Under these conditions the government had only limited means of combating the reactionary districts: isolated military expeditions into the refractory villages, arrests, especially of the Catholic priests, who placed themselves at the head of the resistance, and so on; appointment of energetic civil and military commissaries, and last of all propaganda. The expeditions, mostly of a very comical nature, only had a momentary effect, the propaganda none at all, and the commissaries mostly committed blunder upon blunder in their pompous ineptitude or confined themselves to the consumption of vast quantities of Palatinate wine and the inevitable bluster in the taverns.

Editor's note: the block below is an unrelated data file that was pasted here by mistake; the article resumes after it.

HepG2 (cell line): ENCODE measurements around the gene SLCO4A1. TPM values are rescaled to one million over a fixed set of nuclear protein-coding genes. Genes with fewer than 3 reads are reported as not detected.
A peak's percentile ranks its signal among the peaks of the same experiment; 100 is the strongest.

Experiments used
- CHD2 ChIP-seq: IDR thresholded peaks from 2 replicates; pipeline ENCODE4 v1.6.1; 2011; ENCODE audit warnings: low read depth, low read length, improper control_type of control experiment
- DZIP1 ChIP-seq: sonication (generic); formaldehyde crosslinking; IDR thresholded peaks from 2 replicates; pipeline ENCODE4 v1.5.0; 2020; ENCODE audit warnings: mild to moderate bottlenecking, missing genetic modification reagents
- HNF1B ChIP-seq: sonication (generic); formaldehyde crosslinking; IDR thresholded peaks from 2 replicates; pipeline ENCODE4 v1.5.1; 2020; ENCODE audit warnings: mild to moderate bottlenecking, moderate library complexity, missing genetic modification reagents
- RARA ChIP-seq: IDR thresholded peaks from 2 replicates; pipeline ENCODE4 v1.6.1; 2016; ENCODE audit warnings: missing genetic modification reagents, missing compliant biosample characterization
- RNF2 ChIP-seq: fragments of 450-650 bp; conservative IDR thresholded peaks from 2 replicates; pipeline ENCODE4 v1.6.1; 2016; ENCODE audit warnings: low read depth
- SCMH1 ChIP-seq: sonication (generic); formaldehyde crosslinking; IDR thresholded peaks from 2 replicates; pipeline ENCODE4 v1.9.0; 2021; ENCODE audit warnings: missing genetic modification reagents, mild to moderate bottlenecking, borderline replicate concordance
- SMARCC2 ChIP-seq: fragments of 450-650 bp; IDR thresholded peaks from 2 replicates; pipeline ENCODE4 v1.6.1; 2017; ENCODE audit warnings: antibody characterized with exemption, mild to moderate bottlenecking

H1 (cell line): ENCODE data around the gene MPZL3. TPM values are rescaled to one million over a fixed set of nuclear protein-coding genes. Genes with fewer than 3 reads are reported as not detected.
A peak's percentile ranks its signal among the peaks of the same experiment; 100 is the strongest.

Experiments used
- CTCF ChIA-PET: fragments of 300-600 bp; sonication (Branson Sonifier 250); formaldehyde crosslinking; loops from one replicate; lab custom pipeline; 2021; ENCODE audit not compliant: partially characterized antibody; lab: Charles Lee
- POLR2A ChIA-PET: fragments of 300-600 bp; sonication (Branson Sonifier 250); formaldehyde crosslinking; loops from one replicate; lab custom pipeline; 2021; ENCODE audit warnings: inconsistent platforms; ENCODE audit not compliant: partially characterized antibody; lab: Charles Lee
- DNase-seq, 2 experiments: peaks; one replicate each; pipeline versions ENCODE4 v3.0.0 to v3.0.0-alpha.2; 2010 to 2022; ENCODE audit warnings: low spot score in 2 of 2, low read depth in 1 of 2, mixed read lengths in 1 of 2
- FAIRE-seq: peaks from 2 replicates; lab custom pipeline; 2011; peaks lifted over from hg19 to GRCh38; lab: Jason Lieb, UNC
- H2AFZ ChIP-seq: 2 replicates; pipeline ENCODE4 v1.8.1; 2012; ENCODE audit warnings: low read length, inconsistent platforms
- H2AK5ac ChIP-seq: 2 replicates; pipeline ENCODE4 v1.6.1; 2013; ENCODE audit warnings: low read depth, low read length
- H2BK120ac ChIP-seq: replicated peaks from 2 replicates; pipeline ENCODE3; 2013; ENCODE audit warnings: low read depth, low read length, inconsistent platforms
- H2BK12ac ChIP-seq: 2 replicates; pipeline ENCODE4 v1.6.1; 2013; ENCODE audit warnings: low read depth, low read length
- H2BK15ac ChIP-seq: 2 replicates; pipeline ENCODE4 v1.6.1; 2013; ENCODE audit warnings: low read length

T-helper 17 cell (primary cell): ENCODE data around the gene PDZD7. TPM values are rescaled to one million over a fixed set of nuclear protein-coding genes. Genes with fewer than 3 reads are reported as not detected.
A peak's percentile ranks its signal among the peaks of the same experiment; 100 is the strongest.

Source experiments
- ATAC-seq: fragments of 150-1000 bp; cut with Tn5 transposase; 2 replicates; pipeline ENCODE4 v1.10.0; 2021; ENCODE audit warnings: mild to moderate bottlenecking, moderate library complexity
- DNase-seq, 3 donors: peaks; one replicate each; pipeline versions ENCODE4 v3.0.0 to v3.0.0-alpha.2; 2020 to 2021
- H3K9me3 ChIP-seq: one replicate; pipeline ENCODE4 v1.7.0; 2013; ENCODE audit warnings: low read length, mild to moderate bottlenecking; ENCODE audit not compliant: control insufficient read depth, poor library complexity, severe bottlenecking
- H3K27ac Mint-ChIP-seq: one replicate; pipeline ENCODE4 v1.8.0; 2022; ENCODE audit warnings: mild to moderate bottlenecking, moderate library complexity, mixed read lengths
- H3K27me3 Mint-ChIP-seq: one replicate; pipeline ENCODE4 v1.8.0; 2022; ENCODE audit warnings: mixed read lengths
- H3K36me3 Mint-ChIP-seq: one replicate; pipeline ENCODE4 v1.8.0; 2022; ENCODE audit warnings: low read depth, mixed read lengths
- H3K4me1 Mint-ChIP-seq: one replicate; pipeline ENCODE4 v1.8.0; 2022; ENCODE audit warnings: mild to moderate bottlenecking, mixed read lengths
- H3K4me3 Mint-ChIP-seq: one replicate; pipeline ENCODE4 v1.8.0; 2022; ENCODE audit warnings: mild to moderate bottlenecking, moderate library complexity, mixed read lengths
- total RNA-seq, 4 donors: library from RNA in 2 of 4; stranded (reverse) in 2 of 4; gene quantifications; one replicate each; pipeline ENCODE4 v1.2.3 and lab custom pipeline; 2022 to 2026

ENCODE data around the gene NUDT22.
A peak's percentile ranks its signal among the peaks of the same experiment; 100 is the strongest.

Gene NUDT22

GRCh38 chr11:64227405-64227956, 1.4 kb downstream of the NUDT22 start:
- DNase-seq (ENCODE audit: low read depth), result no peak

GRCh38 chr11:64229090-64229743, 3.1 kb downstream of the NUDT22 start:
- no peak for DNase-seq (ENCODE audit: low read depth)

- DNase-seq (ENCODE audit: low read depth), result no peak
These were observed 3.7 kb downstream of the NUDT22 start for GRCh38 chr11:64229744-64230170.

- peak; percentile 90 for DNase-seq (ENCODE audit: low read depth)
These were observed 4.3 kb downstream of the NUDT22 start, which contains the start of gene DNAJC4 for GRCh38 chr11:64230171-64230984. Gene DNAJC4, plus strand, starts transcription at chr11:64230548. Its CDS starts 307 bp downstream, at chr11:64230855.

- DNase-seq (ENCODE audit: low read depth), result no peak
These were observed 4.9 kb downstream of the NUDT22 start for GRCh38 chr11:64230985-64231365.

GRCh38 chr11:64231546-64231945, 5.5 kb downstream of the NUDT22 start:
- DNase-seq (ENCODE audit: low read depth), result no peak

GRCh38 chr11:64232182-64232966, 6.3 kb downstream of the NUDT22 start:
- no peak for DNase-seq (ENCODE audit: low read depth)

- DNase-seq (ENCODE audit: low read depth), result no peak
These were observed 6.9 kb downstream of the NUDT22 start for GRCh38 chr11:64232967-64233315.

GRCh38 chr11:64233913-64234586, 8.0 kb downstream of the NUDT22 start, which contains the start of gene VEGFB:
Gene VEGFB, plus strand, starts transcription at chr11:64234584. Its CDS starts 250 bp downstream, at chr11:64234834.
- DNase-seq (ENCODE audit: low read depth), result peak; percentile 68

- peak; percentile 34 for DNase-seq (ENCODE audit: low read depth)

Amongst the propagandists, the commissaries and the officials of the central administration, the democrats, of whom even more had gathered in the Palatinate than in Baden, played a very considerable role. Here, in addition to the refugees from Dresden and from Rhenish Prussia, a number of more or less enthusiastic "men of the people" had turned up to consecrate themselves to the service of the fatherland. The government of the Palatinate, which unlike its Karlsruhe counterpart understood instinctively that the resources of the Palatinate alone were not equal to the demands even of this movement, received them gladly. It was impossible to spend more than two hours in the Palatinate without being offered a dozen of the most varied and on the whole very honourable posts. The democrats, who saw in the Palatinate-Baden movement not a local uprising which was becoming daily more local and more insignificant, but the glorious dawn of the glorious uprising of all Germany's democrats, and who everywhere in the movement saw their more or less petty bourgeois tendency prevailing, fell over themselves to accept these offers. At the same time, however, each felt he owed it to himself only to accept a post which satisfied his naturally very lofty pretensions of the part he should play in an all-German movement. At first this was possible. Whoever came along was at once put in charge of an office or made a government commissary, a major or a lieutenant-colonel. Little by little, however, the number of rivals increased, the positions became fewer and there started a petty, philistine place-hunting which presented the disinterested spectator with a highly diverting spectacle. I imagine I do not have to underline the fact that in this strange hotchpotch of industry and confusion, importunacy and incompetence which the Neue Rheinische Zeitung has so often had occasion to wonder at among the German democrats, the officials and propagandists of the Palatinate faithfully mirrored the whole unpleasant medley.